PART III. SUBSEQUENT HISTORY OF MATERIALS
(114) On April 22, 1965, then Senator Robert F. Kennedy sent
a letter to Dr. Burkley directing him to transfer in person the
autopsy material being kept at the White House to Mrs. Evelyn
Lincoln, the personal secretary of President Kennedy, for safekeeping
at the National Archives. The letter also said that Mrs. Lincoln
was being instructed that the material was not to be released
to anyone without Robert Kennedy's written permission and approval.
This demonstrates Robert Kennedy's firm control over the disposition
of the materials.
(115) In response to this directive, Dr. Burkley notified
the Protective Research Division of Senator Kennedy's request.
Before transferring the material, Bouck, Burkley and other Secret
Service personnel carefully inventoried all the items present.
This was the first official inventory of these materials.
(116) On April 26, 1965, Burkley and Bouck transferred the
materials to Evelyn Lincoln. A letter from Burkley to Lincoln
documenting the exchange included the inventory, which documented
that a stainless steel container 7 by 8 inches in diameter, containing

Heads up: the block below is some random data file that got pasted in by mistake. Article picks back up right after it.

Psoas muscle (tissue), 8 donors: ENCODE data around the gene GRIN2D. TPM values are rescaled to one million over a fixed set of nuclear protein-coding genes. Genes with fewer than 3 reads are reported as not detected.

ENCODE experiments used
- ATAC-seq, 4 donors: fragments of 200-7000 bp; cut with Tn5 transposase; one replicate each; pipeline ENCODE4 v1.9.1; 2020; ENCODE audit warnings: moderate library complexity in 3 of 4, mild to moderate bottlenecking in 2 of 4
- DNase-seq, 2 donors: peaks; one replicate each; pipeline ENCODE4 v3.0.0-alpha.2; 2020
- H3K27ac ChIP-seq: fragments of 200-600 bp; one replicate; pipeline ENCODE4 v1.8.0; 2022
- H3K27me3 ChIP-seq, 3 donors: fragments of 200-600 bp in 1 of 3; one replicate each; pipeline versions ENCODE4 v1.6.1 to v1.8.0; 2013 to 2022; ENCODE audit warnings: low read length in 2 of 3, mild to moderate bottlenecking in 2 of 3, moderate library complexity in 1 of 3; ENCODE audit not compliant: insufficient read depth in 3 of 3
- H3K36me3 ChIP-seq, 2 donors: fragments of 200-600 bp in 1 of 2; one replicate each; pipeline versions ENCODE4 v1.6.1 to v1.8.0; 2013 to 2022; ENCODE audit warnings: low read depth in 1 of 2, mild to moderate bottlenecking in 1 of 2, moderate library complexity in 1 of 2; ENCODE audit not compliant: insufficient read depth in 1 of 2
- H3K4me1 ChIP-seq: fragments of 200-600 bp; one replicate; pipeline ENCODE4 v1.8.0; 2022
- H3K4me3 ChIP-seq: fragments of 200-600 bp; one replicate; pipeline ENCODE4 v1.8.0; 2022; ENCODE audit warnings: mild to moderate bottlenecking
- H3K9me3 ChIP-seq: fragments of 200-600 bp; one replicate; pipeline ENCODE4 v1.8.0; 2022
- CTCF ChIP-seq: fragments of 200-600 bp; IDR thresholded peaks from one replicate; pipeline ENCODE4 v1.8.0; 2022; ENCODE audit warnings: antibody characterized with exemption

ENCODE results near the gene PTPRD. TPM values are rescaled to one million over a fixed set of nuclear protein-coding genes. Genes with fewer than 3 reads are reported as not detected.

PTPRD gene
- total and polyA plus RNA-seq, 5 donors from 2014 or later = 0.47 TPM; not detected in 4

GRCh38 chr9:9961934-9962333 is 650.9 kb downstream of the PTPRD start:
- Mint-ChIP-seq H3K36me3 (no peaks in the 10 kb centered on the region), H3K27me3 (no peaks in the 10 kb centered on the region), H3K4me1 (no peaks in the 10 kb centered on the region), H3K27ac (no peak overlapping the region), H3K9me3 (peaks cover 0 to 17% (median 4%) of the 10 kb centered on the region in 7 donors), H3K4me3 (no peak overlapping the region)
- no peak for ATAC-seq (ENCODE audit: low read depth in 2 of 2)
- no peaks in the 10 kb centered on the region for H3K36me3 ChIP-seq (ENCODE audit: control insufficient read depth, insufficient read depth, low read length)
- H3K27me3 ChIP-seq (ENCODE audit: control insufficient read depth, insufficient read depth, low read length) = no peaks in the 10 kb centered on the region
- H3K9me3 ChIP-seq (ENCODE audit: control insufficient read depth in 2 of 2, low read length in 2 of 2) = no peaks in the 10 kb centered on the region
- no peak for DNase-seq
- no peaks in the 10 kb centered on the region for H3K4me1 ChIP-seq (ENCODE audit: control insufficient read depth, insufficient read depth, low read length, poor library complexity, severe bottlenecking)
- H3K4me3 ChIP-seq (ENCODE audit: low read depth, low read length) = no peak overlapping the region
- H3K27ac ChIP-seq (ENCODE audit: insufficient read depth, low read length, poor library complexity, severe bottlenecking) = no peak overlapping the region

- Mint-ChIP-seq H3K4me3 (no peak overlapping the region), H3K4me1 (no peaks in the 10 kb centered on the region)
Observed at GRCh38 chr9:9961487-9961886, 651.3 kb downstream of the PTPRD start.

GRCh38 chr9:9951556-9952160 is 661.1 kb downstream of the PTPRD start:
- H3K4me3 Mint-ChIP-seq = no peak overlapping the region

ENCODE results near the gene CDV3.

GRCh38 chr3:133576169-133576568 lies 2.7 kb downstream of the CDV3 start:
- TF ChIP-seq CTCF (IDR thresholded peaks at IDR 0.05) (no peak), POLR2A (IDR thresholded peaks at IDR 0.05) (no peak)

gross material was transferred. On the last page of the inventory,
Lincoln wrote: "Received, April 26, 1965, in room 409, National
Archives, Washington, D.C., from Dr. Burkley and Robert Bouck."
At the time of the transfer, the items now missing, which are
those enumerated under item No. 9 of the inventory, were allegedly
(117) In his testimony before the committee, Bouck stated
that he is quite positive all the autopsy-related material that
came into his possession was given to Mrs. Lincoln at the time
of the 1965 transfer. He also stated that he was uncertain whether
Dr. Burkley had custody of the brain, but that if the brain was
part of the autopsy materials in the custody of the Secret Service,
it was transported to the National Archives.
(118) Dr. Burkley clarified this issue, saying that the stainless
steel container mentioned in the inventory held the brain and
that he saw the bucket in April 1965, when he and Bouck transferred
the autopsy materials to Lincoln. Since this transfer, Dr. Burkley
maintains that he has had no further knowledge of or association
with these materials.
(119) Mrs. Lincoln was not an employee of the National Archives
during this period; she was only assisting in the transfer of
the official papers and items of President Kennedy and in this
capacity occupied an office in the National Archives. Consequently,
although the autopsy materials were in the confines of the building
the National Archives did not have authority or responsibility
(120) The next documented transaction involving the materials